Before I continue my ‘conceptualist’ survey – this is Los Angeles, after all – drawing from my Paris haute couture notes (and everything else) – a few thoughts about the out-of-towner spin (and that’s really all it is) on the fashion/design scene here that ran in Sunday morning’s Times’ T Magazine Women’s Fashion Fall 2013 magazine supplement. You undoubtedly ran across Aaron Gell’s fly-over feature in the “Arena” section (under an “On the Verge” rubric) – the logic of the magazine’s section/department breakdown escapes me. If you actually read (as opposed to ‘flying over’) it, you might feel as if someone dropped a Quaalude into your coffee, coming across such breathless epiphanies as, “Angelenos aren’t particularly concerned with the zeitgeist,” (I always thought it was capitalized – what gives?); “Suddenly, though, something legitimately fashiony seems to be happening here” (‘legitimately’ – who knew?); [Hedi Slimane’s] “very rock n’ roll, L.A.-tinged collections”; “So what if Los Angeles … still hasn’t apologized for popularizing spandex…”; “Nobody goes out much—if they really wanted to go out, they’d be in New York…” (absurd – though, given the parking violations racket, it may be getting that way); and “Things have improved dramatically (on film industry award red carpets) with the rise of the celebrity stylist.” – which is arguable, to say the least. (See my post on what was missing from this year’s Academy Awards style-setters.)
You know he’s off to a bad start when he starts off “stuck in traffic on the 101, halfway…[between]…a pop-up dance party in Westlake and a benefit in Bel-Air.” (To get off Mulholland and shlep down Beverly Glen? I guess it makes sense if your destination is up near the Stone Canyon Reservoir … but really?) This is not the route most of us would take. And then Laura Owens and Gavin Brown both in succeeding personality photo-clusters – leaving out Wendy Yao? This has as much to do with art as with fashion – but Wendy Yao of Ooga Booga is the guiding spirit here, and her presence is at least as important as Laura Owens’ at 356 S. Mission. (Have a look at my feature on the geography of L.A. art commerce in next month’s Artillery.) Since he’s a bit distracted by the creative bleed between the L.A. art world and fashion, you would think that instead of rewriting his copy from press releases, he might have taken a closer look at actual design practices. In fairness, the Mulleavy sisters of Rodarte inevitably show up, as do Greg Chait (of the Elder Statesman cashmere line) and Scott Sternberg of Band of Outsiders. (Because he saw Scott at one of his brief social touch-downs?? Just guessing.) And oh yes – glad you noticed that the Guess? label’s revenues “dwarf better-respected luxury lines.” No mention of the private museum that label’s revenues are helping to fund.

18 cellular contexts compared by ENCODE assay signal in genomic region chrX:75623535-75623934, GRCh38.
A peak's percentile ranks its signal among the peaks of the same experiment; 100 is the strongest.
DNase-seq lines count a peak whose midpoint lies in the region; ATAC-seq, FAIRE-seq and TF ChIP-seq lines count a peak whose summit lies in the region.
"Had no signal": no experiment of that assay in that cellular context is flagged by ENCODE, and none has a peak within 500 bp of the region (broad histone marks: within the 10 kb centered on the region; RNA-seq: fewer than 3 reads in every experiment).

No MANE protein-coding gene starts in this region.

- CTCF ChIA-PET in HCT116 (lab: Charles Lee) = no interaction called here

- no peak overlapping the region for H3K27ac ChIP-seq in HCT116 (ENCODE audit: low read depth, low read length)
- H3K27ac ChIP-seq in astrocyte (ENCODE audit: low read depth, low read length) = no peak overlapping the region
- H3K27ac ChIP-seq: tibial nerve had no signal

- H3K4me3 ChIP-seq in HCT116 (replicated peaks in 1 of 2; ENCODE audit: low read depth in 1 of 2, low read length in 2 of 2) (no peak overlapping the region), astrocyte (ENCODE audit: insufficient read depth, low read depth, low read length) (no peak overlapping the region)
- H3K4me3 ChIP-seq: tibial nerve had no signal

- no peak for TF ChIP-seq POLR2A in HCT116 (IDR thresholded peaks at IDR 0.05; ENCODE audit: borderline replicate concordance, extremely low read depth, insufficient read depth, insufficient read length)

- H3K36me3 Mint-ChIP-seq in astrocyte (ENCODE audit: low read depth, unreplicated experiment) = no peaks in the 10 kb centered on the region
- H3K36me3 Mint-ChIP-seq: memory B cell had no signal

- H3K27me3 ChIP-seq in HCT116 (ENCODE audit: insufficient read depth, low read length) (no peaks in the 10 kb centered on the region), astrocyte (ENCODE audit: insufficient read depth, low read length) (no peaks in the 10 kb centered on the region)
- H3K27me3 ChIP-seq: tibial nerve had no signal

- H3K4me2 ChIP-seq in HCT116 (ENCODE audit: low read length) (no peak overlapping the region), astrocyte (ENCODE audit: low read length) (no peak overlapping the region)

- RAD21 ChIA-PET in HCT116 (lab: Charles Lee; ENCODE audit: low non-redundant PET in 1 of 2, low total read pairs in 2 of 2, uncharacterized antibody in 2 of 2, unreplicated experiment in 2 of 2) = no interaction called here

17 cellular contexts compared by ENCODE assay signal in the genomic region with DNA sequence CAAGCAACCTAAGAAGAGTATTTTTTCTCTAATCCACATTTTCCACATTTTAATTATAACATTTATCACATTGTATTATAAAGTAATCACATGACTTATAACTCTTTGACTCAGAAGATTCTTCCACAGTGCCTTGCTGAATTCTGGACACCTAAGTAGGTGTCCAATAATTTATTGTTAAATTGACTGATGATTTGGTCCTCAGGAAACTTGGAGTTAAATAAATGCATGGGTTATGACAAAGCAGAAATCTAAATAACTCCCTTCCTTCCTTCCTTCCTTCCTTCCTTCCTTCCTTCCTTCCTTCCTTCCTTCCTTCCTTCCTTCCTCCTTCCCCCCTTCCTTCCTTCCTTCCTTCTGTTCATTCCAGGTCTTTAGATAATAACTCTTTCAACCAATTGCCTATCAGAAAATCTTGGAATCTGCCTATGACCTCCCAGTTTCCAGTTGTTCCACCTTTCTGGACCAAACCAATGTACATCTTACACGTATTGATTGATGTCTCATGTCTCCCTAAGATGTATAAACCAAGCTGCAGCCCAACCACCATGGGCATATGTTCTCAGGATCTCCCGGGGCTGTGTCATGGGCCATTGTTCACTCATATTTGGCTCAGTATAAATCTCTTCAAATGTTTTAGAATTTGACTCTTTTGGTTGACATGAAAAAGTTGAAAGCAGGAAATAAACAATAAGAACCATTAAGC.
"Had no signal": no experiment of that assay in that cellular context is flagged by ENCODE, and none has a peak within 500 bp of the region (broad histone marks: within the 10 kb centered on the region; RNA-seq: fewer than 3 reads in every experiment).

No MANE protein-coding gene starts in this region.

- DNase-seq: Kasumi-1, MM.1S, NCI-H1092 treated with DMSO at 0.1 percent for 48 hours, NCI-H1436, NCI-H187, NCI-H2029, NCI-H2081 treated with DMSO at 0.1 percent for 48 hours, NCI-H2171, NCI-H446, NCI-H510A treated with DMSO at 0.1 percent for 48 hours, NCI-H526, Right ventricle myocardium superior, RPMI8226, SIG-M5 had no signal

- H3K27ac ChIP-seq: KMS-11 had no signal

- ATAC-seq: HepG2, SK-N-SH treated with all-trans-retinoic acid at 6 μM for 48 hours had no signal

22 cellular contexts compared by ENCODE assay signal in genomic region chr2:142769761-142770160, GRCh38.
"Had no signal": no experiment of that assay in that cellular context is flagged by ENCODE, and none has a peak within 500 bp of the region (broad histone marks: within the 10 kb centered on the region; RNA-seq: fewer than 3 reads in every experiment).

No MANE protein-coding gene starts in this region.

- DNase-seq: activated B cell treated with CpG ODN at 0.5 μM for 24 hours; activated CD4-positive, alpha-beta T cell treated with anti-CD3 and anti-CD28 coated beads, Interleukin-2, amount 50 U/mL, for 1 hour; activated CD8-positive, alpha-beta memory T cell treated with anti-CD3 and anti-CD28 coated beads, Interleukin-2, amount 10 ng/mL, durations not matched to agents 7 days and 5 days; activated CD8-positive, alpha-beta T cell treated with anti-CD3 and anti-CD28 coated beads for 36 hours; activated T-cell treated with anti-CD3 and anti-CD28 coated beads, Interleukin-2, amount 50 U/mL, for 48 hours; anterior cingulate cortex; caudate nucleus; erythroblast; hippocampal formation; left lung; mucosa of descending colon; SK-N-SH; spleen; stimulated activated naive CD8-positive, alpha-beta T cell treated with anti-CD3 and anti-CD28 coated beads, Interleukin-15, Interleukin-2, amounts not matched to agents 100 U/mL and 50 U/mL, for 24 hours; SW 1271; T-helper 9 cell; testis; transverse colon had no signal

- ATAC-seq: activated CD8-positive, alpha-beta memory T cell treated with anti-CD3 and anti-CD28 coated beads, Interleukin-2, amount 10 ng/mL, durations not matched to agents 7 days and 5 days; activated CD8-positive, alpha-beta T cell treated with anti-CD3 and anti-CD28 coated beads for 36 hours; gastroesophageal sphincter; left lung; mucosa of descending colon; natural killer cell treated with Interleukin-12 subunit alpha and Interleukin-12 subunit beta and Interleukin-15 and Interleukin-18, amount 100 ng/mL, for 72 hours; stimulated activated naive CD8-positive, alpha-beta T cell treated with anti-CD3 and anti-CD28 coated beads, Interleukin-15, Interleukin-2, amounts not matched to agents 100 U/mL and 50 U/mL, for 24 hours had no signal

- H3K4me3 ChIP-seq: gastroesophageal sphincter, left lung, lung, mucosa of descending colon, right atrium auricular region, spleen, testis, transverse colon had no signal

You’re looking for the art-fashion nexus? Okay, Rodarte is a good place to start. Then you might want to head, uh, DOWNTOWN. I doubt that Gell would have had an opportunity to look at my ‘Conceptual dressing’ post (which featured the likes of Victor Wilde and his Bohemian Society line). You’d think he might have noticed that Lucky Brand was in the same neighborhood as 356 S. Mission. But he might have had better luck – with both the scene and the art – if he’d gone to Night Gallery (they have a terrific show up right now), also east of Alameda on 16th Street. That would have put him only a few blocks away from J Brand, a label he might be familiar with – having featured, amongst their many lines, collaborations with denim pioneer and rock couturier ne plus ultra, Henry Duarte, and that New York label loved my so many of us here in L.A., Proenza Schouler. Yes, we do go out, Mr. Gell – occasionally even wearing New York labels. But that’s another thing. It is an odd way of putting oneself together – at least as viewed through that Hudson River perspex – this ever-changing mix of the D.I.Y.-on-the-fly, the anti-fashion (even as it encompasses serious fashion) attitude, the conventional mingled with off-the-charts absurd, the mix of local, international, and vaguely theatrical design. What do you think a store like Just One Eye is about, after all? Speaking of which, that stretch of Romaine is not exactly just a “sketchy side street.” Did you have a look at the neighborhood? I mean, the ‘main drag’ in that particular neighborhood, which happens to be Highland Avenue. Don’t look now, but it’s become a major art corridor (again – see my forthcoming Artillery feature – out by week’s end). Doll, this is the Zeitgeist.